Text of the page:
Weighted Normals are viewed by many hard-surface modellers as a sort of magic wand. They use the Weighted Normal modifier without having much clue what it actually does and why. Sometimes it helps fix shading errors and sometimes it doesn’t . With all due respect to those wonderful programmers and documenters in the blender.org headquarters, Blender’s documentation for this modifier is a bit complex for the average user to grasp.
The problem that the Weighted Normal modifier addresses is the strange shading which appears on flat surfaces with bevels connected to them:
Let’s check out the wireframe and see if the geometry is OK:
Looking at the wireframe view it looks all right. There are no extra doubled vertices to be merged. There are 4 large Ngons, but they are absolutely flat, so they shouldn’t cause any trouble. The mesh appears to be clean. So it’s head-scratching time…
So we try the Weighted Normal modifier and see whether it has any effect. Add the Weighted Normal modifier to the bottom of the modifier stack :
The following explanation is undoubtedly not very comprehensive, but perhaps it will give a beginner a starting point in understanding this modifier.
Every flat surface has a normal that points outwards at 90 degrees to the face. Every bevel has its own normal for each face segment. When smoothing is applied, Blender tries to average out the adjacent normals to provide the illusion of a smooth curve. The problem with this is that a large flat face next to a small thin bevel will be influenced excessively by the bevel’s normal. The idea of the weighted normal is to give the large face a more powerful influence in the decision by the blender engine to display the smoothing of the curve. If the normal of a large flat surface is given more weight, it will be rendered more realistically because it has more influence. So the weighted normal modifier gives extra influence to the normals of a larger area face.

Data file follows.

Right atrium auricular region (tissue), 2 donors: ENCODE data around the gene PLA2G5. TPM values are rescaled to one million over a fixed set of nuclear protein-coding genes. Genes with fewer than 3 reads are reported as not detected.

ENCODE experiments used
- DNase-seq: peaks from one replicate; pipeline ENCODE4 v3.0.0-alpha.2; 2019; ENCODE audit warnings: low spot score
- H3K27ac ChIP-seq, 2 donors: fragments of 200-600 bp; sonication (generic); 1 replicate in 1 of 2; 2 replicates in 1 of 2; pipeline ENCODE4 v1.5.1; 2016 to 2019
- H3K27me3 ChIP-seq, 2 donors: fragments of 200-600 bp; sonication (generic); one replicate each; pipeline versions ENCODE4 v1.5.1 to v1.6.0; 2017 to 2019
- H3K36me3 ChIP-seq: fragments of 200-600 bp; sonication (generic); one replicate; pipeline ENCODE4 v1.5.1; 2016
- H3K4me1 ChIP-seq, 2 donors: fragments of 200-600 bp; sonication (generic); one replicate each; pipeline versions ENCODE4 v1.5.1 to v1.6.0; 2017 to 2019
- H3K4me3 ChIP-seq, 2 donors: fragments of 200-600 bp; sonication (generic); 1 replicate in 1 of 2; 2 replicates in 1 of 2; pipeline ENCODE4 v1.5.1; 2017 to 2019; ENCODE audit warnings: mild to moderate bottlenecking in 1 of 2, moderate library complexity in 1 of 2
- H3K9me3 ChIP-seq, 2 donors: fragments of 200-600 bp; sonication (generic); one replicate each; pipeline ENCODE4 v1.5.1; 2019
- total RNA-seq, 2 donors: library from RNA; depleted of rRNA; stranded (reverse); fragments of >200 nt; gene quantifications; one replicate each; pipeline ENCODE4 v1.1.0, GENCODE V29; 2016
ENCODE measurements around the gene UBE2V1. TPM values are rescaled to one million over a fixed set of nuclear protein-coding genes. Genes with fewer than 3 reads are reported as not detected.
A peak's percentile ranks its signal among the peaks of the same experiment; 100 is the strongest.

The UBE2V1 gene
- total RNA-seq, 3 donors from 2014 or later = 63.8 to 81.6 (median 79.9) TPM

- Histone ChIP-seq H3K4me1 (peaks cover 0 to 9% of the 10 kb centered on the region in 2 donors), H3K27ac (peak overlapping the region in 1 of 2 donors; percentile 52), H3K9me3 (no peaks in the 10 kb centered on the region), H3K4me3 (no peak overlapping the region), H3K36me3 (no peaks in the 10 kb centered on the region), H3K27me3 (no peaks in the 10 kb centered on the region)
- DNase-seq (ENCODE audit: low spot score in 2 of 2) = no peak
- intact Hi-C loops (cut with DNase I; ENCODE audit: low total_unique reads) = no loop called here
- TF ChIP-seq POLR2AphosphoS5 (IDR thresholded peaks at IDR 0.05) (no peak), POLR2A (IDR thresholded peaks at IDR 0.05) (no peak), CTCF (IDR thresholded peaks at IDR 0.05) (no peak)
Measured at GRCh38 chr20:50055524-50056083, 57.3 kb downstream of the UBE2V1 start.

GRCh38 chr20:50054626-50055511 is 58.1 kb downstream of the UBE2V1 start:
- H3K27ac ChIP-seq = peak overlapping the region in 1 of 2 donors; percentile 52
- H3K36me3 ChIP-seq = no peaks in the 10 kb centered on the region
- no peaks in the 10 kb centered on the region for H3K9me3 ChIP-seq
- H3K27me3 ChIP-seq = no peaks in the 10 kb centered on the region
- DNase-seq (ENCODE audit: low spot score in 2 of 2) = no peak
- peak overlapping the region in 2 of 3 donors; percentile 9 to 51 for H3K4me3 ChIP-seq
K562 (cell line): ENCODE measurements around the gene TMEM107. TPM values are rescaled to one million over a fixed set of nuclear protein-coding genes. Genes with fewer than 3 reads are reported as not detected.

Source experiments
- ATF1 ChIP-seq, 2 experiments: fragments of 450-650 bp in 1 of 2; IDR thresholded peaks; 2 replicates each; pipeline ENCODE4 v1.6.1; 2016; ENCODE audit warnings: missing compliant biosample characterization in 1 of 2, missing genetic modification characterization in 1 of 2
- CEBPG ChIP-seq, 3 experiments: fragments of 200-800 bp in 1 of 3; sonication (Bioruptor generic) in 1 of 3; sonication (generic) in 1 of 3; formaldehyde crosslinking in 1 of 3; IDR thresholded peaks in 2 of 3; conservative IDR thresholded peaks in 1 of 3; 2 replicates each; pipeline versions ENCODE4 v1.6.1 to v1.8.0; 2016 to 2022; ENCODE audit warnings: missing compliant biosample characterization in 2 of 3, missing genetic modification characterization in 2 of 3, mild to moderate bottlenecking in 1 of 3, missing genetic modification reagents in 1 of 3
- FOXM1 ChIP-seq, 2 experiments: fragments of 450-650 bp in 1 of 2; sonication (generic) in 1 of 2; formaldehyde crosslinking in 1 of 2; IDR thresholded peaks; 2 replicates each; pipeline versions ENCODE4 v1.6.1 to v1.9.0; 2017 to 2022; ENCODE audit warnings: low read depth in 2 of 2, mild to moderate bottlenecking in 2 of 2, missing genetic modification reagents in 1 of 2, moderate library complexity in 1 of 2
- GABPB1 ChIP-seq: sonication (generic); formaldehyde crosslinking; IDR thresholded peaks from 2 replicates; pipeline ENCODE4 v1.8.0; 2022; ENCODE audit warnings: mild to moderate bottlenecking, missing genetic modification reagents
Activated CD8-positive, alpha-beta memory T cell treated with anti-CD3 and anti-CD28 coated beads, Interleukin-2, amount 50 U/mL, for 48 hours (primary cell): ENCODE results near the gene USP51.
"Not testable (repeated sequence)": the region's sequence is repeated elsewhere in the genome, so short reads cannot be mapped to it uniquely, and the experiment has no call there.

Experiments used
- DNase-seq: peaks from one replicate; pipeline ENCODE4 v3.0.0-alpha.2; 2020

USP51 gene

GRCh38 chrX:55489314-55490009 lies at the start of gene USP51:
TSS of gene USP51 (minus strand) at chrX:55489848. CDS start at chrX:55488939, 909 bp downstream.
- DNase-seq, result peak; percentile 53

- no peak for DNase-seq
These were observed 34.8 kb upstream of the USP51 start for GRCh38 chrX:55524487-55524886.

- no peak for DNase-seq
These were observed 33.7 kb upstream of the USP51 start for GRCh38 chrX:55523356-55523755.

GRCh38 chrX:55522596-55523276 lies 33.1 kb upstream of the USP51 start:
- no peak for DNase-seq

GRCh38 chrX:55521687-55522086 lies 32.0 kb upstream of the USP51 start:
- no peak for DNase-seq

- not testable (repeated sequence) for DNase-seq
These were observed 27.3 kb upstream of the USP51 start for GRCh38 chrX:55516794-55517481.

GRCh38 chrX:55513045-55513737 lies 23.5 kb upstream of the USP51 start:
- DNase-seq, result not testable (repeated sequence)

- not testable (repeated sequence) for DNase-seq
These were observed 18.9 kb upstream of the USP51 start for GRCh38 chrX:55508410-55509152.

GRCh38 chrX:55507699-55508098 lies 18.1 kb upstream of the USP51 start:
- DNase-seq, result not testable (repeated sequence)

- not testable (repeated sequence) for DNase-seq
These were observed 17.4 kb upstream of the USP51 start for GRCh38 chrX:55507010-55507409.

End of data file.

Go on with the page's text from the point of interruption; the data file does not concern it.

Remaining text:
Here is a link to an excellent video produced by Gleb Alexandrov of Creative Shrimp if you’d like to learn more about this magic modifier.
It’s easy to use this modifier in practice – just add it to the modifier stack and see its effect without changing any other parameter. In most cases, you don’t have to do anything to the default values to get the benefit of a smoother-looking surface without shading nasties. Sometimes, however, it is necessary to increase the weight. If it has no effect, just disable it in the viewport and get your hands dirty fixing your mesh.